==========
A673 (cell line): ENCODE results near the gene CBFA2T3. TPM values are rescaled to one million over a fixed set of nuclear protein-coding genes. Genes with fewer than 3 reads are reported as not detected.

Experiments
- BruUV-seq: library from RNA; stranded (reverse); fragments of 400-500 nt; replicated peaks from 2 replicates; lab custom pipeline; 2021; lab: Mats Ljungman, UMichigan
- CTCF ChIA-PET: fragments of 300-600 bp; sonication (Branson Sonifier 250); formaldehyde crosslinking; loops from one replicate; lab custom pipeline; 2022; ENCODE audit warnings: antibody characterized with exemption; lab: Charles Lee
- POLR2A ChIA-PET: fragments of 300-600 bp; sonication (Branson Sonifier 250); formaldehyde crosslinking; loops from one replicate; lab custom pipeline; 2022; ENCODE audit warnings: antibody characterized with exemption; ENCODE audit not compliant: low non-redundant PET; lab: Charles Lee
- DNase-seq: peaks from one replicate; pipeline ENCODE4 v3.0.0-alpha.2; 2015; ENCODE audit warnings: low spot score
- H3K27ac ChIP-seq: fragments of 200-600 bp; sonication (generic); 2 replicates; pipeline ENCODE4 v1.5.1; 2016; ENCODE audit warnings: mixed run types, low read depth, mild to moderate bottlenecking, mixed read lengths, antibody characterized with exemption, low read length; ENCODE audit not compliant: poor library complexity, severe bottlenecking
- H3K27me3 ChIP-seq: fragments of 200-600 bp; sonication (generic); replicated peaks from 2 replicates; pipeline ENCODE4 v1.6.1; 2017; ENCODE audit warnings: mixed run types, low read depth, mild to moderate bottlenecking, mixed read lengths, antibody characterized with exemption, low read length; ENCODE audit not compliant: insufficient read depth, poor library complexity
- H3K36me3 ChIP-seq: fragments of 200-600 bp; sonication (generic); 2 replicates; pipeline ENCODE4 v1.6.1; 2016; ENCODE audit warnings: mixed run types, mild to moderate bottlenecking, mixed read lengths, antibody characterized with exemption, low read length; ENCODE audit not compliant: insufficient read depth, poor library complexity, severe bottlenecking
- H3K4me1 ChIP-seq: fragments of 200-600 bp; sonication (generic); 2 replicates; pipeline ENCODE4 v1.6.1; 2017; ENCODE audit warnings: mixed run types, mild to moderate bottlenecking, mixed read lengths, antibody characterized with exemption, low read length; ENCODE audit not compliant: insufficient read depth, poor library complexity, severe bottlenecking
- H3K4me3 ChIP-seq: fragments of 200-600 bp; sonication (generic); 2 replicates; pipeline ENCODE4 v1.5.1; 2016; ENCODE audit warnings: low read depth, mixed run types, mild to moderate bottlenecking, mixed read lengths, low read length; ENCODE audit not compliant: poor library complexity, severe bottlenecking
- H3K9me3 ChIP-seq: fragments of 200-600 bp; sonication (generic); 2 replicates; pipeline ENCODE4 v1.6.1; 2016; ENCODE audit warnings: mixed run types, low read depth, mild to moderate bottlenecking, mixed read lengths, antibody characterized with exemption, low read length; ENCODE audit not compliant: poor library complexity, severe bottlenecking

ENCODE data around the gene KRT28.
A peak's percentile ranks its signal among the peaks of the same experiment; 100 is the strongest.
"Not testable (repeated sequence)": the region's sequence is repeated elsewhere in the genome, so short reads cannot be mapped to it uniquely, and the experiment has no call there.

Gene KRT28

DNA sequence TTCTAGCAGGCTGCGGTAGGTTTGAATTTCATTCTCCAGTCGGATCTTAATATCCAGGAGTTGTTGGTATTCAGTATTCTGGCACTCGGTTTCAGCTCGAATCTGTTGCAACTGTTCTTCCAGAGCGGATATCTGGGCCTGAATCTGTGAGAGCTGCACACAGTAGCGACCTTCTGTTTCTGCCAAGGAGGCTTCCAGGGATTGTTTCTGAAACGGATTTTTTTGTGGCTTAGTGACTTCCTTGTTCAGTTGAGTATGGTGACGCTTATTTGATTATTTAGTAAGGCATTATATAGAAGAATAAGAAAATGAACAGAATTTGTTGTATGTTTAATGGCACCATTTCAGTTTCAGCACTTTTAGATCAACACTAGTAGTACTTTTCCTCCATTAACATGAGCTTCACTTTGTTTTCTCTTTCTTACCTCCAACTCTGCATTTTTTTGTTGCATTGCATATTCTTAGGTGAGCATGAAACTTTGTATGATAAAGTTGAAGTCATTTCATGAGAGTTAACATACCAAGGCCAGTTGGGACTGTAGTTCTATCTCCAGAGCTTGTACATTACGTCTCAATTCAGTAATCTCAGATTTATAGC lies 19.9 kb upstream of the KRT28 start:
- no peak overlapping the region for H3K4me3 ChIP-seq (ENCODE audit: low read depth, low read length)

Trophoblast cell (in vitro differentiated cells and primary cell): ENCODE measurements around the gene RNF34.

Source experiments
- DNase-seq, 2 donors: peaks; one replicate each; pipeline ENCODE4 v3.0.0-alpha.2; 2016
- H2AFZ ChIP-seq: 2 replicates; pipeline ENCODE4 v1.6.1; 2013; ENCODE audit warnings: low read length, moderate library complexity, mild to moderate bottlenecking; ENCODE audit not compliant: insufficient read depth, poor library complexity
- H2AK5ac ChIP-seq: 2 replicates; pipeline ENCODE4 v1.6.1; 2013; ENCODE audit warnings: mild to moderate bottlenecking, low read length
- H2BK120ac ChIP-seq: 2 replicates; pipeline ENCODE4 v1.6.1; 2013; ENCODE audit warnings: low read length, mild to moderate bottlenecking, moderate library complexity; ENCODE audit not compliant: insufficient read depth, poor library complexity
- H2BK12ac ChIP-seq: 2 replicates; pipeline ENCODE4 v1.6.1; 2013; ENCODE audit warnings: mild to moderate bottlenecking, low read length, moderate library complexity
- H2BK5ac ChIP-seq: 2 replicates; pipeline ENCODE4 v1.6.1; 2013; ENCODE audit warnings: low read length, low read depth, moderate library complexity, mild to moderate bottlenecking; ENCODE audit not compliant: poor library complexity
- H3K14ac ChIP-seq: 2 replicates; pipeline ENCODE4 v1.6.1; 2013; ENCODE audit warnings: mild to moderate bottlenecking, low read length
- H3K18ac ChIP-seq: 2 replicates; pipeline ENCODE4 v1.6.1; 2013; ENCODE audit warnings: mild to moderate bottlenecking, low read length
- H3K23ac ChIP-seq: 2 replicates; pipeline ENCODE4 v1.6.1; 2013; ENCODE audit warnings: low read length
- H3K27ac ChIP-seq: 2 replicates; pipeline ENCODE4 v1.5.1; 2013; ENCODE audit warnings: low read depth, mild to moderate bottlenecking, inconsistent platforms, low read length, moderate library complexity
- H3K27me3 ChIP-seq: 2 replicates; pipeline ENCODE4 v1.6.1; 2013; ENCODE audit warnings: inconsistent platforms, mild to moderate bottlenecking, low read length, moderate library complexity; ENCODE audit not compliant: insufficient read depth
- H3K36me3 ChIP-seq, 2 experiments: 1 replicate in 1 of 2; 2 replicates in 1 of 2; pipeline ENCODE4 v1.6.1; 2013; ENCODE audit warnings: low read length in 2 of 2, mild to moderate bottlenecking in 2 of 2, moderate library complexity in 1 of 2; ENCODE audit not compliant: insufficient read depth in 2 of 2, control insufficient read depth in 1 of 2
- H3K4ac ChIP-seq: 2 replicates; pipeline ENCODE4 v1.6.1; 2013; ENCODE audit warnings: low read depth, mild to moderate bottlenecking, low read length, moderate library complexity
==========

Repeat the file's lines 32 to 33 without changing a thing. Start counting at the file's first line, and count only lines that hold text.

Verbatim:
- H3K36me3 ChIP-seq, 2 experiments: 1 replicate in 1 of 2; 2 replicates in 1 of 2; pipeline ENCODE4 v1.6.1; 2013; ENCODE audit warnings: low read length in 2 of 2, mild to moderate bottlenecking in 2 of 2, moderate library complexity in 1 of 2; ENCODE audit not compliant: insufficient read depth in 2 of 2, control insufficient read depth in 1 of 2
- H3K4ac ChIP-seq: 2 replicates; pipeline ENCODE4 v1.6.1; 2013; ENCODE audit warnings: low read depth, mild to moderate bottlenecking, low read length, moderate library complexity